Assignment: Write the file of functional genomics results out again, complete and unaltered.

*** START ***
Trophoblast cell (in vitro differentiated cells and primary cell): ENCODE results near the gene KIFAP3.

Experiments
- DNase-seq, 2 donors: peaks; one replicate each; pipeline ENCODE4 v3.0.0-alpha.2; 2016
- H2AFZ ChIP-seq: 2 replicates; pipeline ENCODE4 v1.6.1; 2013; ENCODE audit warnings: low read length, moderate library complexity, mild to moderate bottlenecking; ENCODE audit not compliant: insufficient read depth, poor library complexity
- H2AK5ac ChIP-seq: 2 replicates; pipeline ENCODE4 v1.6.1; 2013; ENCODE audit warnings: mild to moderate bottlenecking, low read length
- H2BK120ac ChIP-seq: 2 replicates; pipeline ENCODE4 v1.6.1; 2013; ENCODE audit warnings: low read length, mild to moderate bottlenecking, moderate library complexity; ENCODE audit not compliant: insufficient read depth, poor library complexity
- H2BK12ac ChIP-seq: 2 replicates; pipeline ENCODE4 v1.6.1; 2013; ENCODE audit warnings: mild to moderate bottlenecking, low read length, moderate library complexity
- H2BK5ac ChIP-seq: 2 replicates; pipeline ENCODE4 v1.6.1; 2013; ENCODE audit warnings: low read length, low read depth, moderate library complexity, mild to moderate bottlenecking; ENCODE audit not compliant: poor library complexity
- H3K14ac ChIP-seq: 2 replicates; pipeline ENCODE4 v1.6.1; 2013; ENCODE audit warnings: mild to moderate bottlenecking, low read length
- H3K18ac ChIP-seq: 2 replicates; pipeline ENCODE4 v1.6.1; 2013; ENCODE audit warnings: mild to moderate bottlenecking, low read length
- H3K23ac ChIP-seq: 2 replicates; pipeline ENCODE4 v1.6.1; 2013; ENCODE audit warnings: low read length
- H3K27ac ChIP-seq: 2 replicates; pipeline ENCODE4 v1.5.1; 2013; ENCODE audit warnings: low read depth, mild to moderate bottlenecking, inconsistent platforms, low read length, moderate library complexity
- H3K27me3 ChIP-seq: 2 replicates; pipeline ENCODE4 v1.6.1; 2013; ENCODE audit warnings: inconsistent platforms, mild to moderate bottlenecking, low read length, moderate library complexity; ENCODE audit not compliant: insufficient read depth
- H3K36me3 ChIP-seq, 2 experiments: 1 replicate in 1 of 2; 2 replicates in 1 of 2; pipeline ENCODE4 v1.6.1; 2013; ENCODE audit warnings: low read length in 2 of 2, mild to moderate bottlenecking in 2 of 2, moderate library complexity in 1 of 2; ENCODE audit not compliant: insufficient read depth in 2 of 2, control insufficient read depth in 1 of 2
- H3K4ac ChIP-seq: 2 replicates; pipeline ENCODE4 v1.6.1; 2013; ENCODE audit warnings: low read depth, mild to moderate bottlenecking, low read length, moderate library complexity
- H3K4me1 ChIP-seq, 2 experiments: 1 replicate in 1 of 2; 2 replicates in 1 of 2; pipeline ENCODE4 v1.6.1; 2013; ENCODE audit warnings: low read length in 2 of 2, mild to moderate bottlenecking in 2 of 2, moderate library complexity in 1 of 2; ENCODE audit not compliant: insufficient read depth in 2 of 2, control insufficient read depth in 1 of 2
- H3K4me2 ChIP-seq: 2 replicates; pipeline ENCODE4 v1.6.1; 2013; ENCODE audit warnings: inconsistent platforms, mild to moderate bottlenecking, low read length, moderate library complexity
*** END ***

Trophoblast cell (in vitro differentiated cells and primary cell): ENCODE results near the gene KIFAP3.

Experiments
- DNase-seq, 2 donors: peaks; one replicate each; pipeline ENCODE4 v3.0.0-alpha.2; 2016
- H2AFZ ChIP-seq: 2 replicates; pipeline ENCODE4 v1.6.1; 2013; ENCODE audit warnings: low read length, moderate library complexity, mild to moderate bottlenecking; ENCODE audit not compliant: insufficient read depth, poor library complexity
- H2AK5ac ChIP-seq: 2 replicates; pipeline ENCODE4 v1.6.1; 2013; ENCODE audit warnings: mild to moderate bottlenecking, low read length
- H2BK120ac ChIP-seq: 2 replicates; pipeline ENCODE4 v1.6.1; 2013; ENCODE audit warnings: low read length, mild to moderate bottlenecking, moderate library complexity; ENCODE audit not compliant: insufficient read depth, poor library complexity
- H2BK12ac ChIP-seq: 2 replicates; pipeline ENCODE4 v1.6.1; 2013; ENCODE audit warnings: mild to moderate bottlenecking, low read length, moderate library complexity
- H2BK5ac ChIP-seq: 2 replicates; pipeline ENCODE4 v1.6.1; 2013; ENCODE audit warnings: low read length, low read depth, moderate library complexity, mild to moderate bottlenecking; ENCODE audit not compliant: poor library complexity
- H3K14ac ChIP-seq: 2 replicates; pipeline ENCODE4 v1.6.1; 2013; ENCODE audit warnings: mild to moderate bottlenecking, low read length
- H3K18ac ChIP-seq: 2 replicates; pipeline ENCODE4 v1.6.1; 2013; ENCODE audit warnings: mild to moderate bottlenecking, low read length
- H3K23ac ChIP-seq: 2 replicates; pipeline ENCODE4 v1.6.1; 2013; ENCODE audit warnings: low read length
- H3K27ac ChIP-seq: 2 replicates; pipeline ENCODE4 v1.5.1; 2013; ENCODE audit warnings: low read depth, mild to moderate bottlenecking, inconsistent platforms, low read length, moderate library complexity
- H3K27me3 ChIP-seq: 2 replicates; pipeline ENCODE4 v1.6.1; 2013; ENCODE audit warnings: inconsistent platforms, mild to moderate bottlenecking, low read length, moderate library complexity; ENCODE audit not compliant: insufficient read depth
- H3K36me3 ChIP-seq, 2 experiments: 1 replicate in 1 of 2; 2 replicates in 1 of 2; pipeline ENCODE4 v1.6.1; 2013; ENCODE audit warnings: low read length in 2 of 2, mild to moderate bottlenecking in 2 of 2, moderate library complexity in 1 of 2; ENCODE audit not compliant: insufficient read depth in 2 of 2, control insufficient read depth in 1 of 2
- H3K4ac ChIP-seq: 2 replicates; pipeline ENCODE4 v1.6.1; 2013; ENCODE audit warnings: low read depth, mild to moderate bottlenecking, low read length, moderate library complexity
- H3K4me1 ChIP-seq, 2 experiments: 1 replicate in 1 of 2; 2 replicates in 1 of 2; pipeline ENCODE4 v1.6.1; 2013; ENCODE audit warnings: low read length in 2 of 2, mild to moderate bottlenecking in 2 of 2, moderate library complexity in 1 of 2; ENCODE audit not compliant: insufficient read depth in 2 of 2, control insufficient read depth in 1 of 2
- H3K4me2 ChIP-seq: 2 replicates; pipeline ENCODE4 v1.6.1; 2013; ENCODE audit warnings: inconsistent platforms, mild to moderate bottlenecking, low read length, moderate library complexity